Hearing those words, there arose in me a rage, a passion as I had never experienced before and have not since. I had felt I could endure almost any treatment at his hands—I had for years. But the candle incident was different. Never had words cut so deeply.

Yes, I had told. As a desperate boy, I had cried out to my mother for help. For years, 50 of us children had courageously maintained our silence. We were repeatedly told, "If you tell what happens here, you will destroy your parents' ministry." Our abusers used our love for God, for our parents, and for Africans to secure our silence about the horrors of that place.

Oh, we wrote letters home every Sunday. But we couldn't even hint at our loneliness or the abuse. Our letters were censored, and the slightest attempt to cry out resulted in a beating, then a forced rewriting of the letter. We learned to be as silent as lambs. We had no idea that our silence perpetuated the evil against us. Even during the three months home with our parents every year, we all kept silent. We loved them so much. We knew how passionately they spread the gospel, and I loved my African village friends. If my silence could win their salvation, I would endure anything.

At school, we were not allowed to have pictures of our parents or to cry from homesickness. Each year, my mind would capture a final image of my parents saying goodbye. For the first month, I could see them every time I closed my eyes, and at the tender ages of 6, 7, and 8, I couldn't help crying myself to sleep every night, as silently as possible. But by the ninth month of school, I could no longer remember what my parents looked like. I was so afraid I would break their hearts by not recognizing them when I went home.

The Code of Silence Broken

The crime that led to the burning candle happened at age 10, after a year on furlough in the United States. I found myself at the airport with other MKS saying goodbye to our parents. We were about to board a propeller plane that would take us back to Africa, and our parents would follow by ship.

At the gate, I took my mother's face in my hands and couldn't let go. I stared intently at her beautiful, kind face. "What are you doing, Wesley?"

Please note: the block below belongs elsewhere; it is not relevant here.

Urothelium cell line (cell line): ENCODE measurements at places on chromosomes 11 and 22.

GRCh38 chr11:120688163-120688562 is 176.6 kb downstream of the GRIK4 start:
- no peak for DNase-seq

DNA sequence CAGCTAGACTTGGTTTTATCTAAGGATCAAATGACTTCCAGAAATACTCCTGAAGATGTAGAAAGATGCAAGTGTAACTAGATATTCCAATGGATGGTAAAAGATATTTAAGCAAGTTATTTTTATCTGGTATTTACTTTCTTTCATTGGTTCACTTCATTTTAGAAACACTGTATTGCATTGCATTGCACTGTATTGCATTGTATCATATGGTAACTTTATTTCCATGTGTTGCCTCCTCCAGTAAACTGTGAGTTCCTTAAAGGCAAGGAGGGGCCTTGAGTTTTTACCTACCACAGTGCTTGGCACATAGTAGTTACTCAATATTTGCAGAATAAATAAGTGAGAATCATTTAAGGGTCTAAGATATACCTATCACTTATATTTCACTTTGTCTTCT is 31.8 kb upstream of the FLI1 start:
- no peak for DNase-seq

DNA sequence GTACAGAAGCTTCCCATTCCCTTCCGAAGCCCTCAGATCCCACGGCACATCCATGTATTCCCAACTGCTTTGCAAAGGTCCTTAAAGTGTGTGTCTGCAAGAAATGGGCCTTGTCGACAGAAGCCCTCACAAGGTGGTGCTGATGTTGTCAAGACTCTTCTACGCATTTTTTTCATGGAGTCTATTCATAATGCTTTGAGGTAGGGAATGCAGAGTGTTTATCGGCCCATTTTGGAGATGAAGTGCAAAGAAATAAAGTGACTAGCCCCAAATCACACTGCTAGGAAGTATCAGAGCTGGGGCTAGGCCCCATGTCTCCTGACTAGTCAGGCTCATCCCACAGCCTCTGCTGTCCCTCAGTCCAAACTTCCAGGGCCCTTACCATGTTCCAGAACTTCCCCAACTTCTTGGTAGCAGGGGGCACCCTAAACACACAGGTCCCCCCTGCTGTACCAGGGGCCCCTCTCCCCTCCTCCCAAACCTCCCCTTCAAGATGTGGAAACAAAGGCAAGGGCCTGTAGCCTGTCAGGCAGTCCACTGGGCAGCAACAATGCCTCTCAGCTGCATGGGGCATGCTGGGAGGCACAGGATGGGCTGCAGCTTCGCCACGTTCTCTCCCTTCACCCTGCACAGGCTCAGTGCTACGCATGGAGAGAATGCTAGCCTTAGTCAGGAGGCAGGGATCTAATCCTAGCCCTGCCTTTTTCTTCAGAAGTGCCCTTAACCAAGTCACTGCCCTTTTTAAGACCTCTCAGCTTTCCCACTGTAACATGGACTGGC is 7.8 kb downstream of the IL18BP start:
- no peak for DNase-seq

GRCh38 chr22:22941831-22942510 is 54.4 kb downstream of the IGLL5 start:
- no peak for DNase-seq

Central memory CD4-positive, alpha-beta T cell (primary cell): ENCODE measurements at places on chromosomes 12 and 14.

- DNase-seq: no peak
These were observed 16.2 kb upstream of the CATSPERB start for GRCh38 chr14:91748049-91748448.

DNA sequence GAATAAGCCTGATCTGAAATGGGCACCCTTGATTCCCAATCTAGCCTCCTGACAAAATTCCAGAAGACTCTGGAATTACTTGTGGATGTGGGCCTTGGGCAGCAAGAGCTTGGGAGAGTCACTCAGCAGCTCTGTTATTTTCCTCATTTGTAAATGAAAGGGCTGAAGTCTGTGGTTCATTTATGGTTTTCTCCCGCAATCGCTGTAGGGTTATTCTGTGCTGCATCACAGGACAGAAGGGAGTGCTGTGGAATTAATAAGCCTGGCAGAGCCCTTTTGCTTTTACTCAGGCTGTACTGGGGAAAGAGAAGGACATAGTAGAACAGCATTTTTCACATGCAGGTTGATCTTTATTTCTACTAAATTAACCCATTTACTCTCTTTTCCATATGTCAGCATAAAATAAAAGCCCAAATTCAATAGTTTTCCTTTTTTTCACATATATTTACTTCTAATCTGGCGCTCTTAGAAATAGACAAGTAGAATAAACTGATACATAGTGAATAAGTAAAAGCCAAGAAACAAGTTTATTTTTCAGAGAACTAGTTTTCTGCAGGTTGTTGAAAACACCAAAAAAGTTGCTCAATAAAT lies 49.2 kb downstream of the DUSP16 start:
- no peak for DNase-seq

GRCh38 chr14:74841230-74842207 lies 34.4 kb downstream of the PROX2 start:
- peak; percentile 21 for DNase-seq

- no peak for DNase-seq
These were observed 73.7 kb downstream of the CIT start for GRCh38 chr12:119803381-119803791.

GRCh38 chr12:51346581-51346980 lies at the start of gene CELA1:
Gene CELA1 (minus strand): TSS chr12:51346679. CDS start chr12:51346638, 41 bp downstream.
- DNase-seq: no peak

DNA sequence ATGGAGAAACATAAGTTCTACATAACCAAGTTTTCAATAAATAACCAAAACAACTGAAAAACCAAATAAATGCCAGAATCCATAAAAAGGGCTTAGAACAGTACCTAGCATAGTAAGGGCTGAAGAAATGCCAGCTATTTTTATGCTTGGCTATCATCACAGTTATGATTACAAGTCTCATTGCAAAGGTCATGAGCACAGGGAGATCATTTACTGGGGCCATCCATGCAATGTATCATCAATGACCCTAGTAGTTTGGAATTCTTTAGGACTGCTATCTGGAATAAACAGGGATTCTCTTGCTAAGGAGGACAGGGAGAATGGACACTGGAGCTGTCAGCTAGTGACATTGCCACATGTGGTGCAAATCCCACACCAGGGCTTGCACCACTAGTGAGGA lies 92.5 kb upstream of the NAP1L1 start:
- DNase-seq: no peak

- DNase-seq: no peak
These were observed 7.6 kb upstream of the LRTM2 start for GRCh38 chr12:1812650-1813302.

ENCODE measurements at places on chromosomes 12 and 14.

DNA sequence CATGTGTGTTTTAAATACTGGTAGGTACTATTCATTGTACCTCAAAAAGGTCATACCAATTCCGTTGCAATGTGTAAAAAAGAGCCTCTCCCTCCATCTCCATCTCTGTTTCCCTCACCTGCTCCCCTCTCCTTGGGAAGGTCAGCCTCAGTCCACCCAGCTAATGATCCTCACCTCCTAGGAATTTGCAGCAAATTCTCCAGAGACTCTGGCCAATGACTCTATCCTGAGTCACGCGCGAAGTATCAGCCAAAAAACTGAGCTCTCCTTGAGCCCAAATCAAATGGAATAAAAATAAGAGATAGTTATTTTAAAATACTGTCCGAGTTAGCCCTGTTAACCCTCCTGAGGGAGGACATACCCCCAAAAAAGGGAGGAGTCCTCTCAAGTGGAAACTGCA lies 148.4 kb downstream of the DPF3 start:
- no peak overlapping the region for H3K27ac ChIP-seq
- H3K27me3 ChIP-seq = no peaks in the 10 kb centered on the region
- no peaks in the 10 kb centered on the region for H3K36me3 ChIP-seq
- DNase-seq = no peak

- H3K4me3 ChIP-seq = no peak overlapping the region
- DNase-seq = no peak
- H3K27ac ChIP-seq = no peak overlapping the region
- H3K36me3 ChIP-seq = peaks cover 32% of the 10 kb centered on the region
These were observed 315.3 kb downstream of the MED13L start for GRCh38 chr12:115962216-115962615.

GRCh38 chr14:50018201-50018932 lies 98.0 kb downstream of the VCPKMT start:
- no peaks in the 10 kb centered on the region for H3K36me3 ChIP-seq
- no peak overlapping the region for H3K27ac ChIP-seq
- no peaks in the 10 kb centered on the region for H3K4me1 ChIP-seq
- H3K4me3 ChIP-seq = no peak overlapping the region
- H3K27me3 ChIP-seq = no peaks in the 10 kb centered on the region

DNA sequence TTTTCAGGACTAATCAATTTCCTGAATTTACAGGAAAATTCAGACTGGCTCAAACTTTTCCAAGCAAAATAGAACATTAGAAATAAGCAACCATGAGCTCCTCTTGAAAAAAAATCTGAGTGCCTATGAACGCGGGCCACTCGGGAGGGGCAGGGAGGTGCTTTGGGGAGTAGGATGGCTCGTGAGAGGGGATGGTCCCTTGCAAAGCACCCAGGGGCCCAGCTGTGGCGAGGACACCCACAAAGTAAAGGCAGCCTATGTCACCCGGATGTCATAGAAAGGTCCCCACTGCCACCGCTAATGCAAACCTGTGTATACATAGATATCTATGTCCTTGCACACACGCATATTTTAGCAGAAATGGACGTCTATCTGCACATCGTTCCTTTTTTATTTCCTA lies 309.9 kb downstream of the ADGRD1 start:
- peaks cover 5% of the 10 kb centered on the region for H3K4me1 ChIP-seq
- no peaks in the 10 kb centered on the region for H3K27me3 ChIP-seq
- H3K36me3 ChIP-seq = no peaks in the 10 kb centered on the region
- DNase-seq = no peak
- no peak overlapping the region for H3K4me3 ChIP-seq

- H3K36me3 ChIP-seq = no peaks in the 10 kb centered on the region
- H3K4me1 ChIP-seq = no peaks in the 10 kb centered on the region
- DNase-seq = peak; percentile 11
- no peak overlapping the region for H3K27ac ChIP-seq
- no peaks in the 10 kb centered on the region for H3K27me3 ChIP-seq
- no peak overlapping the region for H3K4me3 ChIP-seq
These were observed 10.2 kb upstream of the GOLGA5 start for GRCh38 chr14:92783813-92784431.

"Mommy, I just don't want to forget what you look like."

She dissolved into tears, and so did I. I saw a moment of opportunity, a glimmer of hope for rescue. In 30 seconds, I blurted out my plea.

"Mommy, please don't send me back! Please don't send me back! They hate me … they beat me … I'm scared." I begged, "Please, please!"

I will never forget the look of horror in my mother's eyes.

"What?" she gasped. She held me tightly. "What … what can I do?" I could feel her sobbing in my embrace.

Not a minute later, my sister and I were whisked away with the other children. My friends, who had overheard, looked at me with dead man walking in their eyes. They didn't want to even be near me for fear of sharing in my imminent punishment. I had done the unthinkable—I had broken the code of silence.

During my parents' month-long voyage at sea, my mother, brokenhearted and confused, had an emotional and psychological breakdown. Upon arriving in Africa, she was soon sent back to the U.S. for treatment. Word of her illness and what had caused it spread like wildfire. When the news reached the boarding school, the staff was enraged.

I had resigned myself to the coming humiliation. In minutes I would scream and throw down the candle—until I heard his last phrase: "… parents' ministry ruined … Africans in hell because of Wesley." That broke my heart more than the humiliation, more than any pain that may come my way ever could.

I loved Africans. In my heart I was African. Every summer my spirit was restored by the loving-kindness of the poverty-stricken Africans in my village. I never fell down during those three months without an African woman swooping in to pick me up and wipe tears from my eyes. I used to pray every night in that village, "Lord, if you love me, let me wake up black tomorrow, like all my friends. I know you can do this!" I would check every morning to see if I had been turned black, only to be disappointed. But maybe tomorrow.

I was my dad's right-hand man. Together we opened villages to the gospel where no white person had been since the slave trade. I lobbed stones with my slingshot into the trees to keep noisy birds away so that my father's voice could be heard as he shared the gospel. I watched Africans' faces when they first heard the word Jesu. And I saw the hope that was built in them. I was a missionary as far as I was concerned. So, Africans in hell because of me?